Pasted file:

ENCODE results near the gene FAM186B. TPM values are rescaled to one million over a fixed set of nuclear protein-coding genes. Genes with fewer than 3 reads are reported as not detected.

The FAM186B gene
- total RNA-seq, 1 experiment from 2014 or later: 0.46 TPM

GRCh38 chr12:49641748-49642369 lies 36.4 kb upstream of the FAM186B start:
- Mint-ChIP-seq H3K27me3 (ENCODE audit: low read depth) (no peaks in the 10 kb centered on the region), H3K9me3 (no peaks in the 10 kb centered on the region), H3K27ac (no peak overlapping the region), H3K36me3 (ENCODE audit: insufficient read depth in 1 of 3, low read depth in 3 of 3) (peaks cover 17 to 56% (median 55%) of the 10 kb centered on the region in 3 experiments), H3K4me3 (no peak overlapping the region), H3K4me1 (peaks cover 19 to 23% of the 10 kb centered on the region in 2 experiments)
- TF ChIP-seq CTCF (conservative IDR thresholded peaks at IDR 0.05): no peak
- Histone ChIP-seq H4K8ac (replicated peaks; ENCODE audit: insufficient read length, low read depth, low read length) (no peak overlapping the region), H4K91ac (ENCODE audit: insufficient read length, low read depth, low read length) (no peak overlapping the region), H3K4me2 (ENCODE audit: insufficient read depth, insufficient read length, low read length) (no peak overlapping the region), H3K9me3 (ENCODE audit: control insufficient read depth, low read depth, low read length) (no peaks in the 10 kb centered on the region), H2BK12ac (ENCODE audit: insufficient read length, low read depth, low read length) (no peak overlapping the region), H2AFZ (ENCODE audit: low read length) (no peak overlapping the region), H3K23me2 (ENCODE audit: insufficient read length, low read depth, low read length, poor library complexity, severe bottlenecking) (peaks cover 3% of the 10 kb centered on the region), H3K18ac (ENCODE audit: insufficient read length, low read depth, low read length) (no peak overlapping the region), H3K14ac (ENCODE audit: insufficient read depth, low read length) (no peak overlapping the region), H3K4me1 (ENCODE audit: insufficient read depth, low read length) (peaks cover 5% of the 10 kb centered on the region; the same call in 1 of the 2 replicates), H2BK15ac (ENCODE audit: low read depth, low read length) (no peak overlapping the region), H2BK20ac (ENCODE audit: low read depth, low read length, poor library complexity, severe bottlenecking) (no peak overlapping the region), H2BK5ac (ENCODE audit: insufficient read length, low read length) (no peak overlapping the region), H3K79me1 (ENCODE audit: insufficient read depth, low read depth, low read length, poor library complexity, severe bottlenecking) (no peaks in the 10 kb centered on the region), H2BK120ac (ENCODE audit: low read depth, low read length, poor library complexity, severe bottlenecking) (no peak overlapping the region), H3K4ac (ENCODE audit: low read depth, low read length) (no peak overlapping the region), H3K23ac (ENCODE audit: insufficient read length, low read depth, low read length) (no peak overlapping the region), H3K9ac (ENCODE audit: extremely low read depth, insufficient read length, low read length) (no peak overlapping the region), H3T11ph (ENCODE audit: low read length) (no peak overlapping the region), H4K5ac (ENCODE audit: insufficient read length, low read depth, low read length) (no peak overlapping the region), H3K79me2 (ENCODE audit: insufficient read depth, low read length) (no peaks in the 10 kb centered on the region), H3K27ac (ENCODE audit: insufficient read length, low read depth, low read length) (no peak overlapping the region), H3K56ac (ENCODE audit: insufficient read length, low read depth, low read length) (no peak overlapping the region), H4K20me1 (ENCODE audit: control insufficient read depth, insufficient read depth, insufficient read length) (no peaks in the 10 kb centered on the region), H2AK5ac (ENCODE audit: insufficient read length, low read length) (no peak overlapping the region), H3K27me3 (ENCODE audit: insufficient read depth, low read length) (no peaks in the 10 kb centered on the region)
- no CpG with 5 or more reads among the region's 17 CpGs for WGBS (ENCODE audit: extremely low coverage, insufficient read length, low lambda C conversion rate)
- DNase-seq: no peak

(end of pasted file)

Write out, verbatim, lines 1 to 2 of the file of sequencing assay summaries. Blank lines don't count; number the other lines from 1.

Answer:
ENCODE results near the gene FAM186B. TPM values are rescaled to one million over a fixed set of nuclear protein-coding genes. Genes with fewer than 3 reads are reported as not detected.

The FAM186B gene